UPDATE: DA completes investigation into Tara Reade
UPDATE at 6:30 p.m. Nov. 19
An attorney for Tara Reade slammed the Monterey County district attorney for claiming his client had lied on the witness stand, calling an investigation into her “political.”
District Attorney Jeannine M. Pacioni in a Thursday release called Reade’s statements on the witness stand “false testimony.”
Reade rose to national prominence earlier this year after alleging then presidential candidate Joe Biden had sexually assaulted her.
Reade testified between 2006 and 2019 as an expert witness in 10 cases, saying she had an undergraduate degree from Antioch University in Seattle. She also said she hadn’t taken the Bar exam in California, the release states.
Both statements are incorrect, though Reade will not face perjury charges in connection with her testimony, the district attorney said.
“Tara didn’t lie,” said attorney Daniel Hornal, with Talos Law. “She believed she had a degree when she said she had a degree.
“This is a political investigation,” he added.
According to Hornal, he’s in negotiations with Antioch, and wants it to issue a correction about previous statements it’s given about Reade.
“She was faculty, and we’ve got evidence to prove that,” he said.
Convicting someone of perjury is difficult, because a jury must determine that the false testimony likely would have influenced the result of a trial, the release states.
“It is difficult to know beyond a reasonable doubt whether Ms. Reade’s undergraduate degree and bar testing status probably would have influenced the outcome of those older cases,” the release states. “At the time, those facts were relatively insignificant compared to the rest of the evidence in the cases.”
Defense attorneys involved in the cases in which Reade testified will receive the results of the investigation. Two of the cases currently are in the 6th District Court of Appeal, the release states.
“We anticipate those three defendants will be returned to the trial court in Monterey County where further litigation will ensue to determine whether the defendants should receive a new trial,” the district attorney states.
From a news release:
Salinas, California—District Attorney Jeannine M. Pacioni announced today that her office has completed its investigation of testimony by Tara Reade. Between 2006 and 2019, the prosecution called Ms. Reade as an expert witness on domestic violence in 10 cases the office could locate. Seven of the cases were felonies and 4 were misdemeanors. In four of the felony cases (one of them had two co-defendants), Ms. Reade testified she obtained an undergraduate degree, usually specifying it was from Antioch University in Seattle, Washington. In the co-defendant felony case, another felony case and in one misdemeanor case, she testified she had not taken the California Bar exam.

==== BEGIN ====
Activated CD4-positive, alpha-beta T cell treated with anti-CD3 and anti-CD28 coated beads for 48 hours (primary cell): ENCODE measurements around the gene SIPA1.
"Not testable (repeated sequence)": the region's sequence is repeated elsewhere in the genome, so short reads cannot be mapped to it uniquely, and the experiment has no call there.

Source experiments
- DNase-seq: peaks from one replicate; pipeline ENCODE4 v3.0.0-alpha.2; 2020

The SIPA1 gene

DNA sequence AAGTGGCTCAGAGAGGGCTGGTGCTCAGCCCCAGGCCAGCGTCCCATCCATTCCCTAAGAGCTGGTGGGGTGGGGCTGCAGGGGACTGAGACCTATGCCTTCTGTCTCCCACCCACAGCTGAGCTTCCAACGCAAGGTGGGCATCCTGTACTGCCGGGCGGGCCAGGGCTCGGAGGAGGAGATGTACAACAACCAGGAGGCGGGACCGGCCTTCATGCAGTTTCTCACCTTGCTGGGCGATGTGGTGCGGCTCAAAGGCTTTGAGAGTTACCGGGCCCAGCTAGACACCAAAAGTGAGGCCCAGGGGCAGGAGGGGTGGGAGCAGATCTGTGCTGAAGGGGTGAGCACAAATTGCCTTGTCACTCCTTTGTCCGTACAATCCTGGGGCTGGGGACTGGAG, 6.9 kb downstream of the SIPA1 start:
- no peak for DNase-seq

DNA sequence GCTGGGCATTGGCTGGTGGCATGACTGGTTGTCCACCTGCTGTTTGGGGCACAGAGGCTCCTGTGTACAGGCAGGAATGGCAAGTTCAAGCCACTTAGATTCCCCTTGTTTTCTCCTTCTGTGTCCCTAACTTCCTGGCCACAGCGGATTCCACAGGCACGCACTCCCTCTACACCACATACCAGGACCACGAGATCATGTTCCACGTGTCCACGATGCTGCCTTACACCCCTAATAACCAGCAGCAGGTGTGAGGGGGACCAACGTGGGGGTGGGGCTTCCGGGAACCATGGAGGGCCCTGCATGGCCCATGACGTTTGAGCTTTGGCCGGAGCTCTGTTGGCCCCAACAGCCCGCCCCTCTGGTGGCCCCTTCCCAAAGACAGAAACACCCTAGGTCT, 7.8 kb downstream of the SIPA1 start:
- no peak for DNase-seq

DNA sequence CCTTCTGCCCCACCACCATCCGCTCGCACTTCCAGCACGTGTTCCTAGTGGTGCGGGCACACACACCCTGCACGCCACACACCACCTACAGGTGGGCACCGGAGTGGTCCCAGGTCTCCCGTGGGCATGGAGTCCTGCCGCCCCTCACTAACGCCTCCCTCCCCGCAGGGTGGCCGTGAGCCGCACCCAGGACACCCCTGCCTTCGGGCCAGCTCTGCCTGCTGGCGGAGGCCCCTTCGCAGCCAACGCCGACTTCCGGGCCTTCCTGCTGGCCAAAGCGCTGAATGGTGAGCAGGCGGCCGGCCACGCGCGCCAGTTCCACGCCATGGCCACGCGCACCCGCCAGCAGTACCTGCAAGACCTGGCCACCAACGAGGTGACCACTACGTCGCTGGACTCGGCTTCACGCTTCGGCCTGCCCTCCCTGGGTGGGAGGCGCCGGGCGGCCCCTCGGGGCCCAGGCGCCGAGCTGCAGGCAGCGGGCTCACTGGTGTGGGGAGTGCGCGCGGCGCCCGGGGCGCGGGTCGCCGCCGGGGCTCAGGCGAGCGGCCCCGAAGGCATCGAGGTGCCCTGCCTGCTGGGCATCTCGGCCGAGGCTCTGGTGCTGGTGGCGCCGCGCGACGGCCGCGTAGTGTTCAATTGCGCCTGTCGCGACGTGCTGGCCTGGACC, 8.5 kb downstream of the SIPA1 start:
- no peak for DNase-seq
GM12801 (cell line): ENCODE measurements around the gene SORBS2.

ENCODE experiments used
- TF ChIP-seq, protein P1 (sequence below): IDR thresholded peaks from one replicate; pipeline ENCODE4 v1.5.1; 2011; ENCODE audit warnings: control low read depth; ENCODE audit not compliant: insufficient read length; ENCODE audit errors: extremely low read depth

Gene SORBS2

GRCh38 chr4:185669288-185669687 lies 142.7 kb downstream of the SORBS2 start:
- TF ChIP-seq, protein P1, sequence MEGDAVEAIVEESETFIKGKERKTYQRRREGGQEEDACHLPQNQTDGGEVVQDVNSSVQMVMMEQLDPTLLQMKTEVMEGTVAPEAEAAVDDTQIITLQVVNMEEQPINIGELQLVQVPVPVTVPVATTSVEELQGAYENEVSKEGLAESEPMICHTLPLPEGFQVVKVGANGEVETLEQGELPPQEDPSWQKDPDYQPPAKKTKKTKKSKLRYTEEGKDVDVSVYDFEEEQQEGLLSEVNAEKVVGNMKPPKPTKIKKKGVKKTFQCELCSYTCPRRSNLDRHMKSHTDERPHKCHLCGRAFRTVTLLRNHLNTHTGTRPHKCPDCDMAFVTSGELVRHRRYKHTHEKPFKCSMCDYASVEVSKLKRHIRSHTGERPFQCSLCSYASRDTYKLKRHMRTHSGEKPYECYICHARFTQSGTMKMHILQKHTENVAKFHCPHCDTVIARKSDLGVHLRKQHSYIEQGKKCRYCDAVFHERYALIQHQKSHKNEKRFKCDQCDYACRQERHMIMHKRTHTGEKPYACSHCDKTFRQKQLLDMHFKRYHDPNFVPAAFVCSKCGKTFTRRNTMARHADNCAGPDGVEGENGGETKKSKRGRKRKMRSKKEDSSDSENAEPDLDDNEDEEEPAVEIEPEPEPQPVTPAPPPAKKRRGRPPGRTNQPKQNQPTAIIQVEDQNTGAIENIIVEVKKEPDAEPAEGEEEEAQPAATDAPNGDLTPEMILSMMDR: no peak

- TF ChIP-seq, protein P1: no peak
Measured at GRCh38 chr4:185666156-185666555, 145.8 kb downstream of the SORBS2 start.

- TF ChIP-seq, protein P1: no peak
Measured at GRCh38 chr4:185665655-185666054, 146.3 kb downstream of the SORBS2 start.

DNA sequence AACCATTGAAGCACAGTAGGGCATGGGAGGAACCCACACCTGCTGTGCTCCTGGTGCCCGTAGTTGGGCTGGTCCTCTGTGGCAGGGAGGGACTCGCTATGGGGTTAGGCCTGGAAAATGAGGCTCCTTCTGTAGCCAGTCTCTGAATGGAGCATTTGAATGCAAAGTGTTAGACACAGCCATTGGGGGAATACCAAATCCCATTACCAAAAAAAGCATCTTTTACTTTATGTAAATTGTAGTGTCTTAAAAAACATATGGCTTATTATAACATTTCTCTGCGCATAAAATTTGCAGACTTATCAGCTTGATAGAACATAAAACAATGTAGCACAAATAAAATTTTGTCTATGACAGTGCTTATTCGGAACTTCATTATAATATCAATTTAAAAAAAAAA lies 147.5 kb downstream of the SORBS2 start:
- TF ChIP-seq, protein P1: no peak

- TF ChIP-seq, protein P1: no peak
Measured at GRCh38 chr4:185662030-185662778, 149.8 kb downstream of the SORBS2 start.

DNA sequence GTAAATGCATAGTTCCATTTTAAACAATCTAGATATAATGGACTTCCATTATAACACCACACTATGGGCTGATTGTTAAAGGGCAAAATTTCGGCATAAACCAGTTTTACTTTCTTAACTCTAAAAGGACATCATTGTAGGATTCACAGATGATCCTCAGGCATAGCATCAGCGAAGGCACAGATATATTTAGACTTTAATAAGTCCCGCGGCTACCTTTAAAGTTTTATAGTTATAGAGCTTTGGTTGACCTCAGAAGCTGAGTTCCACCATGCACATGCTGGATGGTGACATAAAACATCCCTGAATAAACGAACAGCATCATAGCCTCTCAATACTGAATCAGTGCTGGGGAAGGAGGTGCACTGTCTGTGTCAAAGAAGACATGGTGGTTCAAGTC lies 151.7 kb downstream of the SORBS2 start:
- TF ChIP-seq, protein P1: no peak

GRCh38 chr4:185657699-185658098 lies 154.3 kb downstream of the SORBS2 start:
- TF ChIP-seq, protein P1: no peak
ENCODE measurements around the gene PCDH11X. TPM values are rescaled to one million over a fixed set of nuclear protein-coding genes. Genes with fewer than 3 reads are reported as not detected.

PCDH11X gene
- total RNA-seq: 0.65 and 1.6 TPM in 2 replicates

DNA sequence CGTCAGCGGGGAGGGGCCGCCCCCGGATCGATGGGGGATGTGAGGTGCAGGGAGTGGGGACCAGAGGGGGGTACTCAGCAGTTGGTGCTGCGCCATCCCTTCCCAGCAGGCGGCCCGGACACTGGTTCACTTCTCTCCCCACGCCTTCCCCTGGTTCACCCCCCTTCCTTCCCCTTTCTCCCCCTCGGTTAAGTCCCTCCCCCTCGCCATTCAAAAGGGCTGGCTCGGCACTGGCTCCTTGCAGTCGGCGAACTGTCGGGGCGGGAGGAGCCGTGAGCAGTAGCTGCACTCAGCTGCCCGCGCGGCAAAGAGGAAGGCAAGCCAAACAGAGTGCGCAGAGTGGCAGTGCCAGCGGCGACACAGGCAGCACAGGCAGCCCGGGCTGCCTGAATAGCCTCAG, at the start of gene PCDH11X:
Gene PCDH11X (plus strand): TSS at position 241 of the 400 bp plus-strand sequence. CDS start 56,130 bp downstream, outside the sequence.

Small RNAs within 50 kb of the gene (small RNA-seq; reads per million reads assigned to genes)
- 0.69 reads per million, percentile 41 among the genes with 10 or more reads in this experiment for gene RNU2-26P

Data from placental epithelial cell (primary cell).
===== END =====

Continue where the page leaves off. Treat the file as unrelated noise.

Perjury requires proving beyond a reasonable doubt that a witness stated information was true knowing it was false, and the information must be material. Information is material if it is probable that it would influence the outcome of the proceedings.
According to an assistant general counsel at the California State Bar, Ms. Reade twice took and failed the bar exam before she testified to the contrary in three cases. Also, according to Antioch University, Ms. Reade did not graduate and holds no degree from that institution.
However, the district attorney’s office will not file perjury charges because of the difficulty of proving the materiality of her false testimony. Materiality requires proving beyond a reasonable doubt in a new trial that Ms. Reade’s false testimony in other trials probably would have influenced the outcomes in those trials. This inquiry depends on the facts and strength of the old cases, which would require again presenting those cases in a new perjury trial. It is difficult to know beyond a reasonable doubt whether Ms. Reade’s undergraduate degree and bar testing status probably would have influenced the outcome of those older cases. At the time, those facts were relatively insignificant compared to the rest of the evidence in the cases.
However, the contents of the investigation are being provided to all defense counsel in the 10 cases. Two of the felony cases are currently before the 6th District Court of Appeal (one involving two co- defendants). We anticipate those three defendants will be returned to the trial court in Monterey County where further litigation will ensue to determine whether the defendants should receive a new trial.
Source: Monterey County District Attorney’s Office
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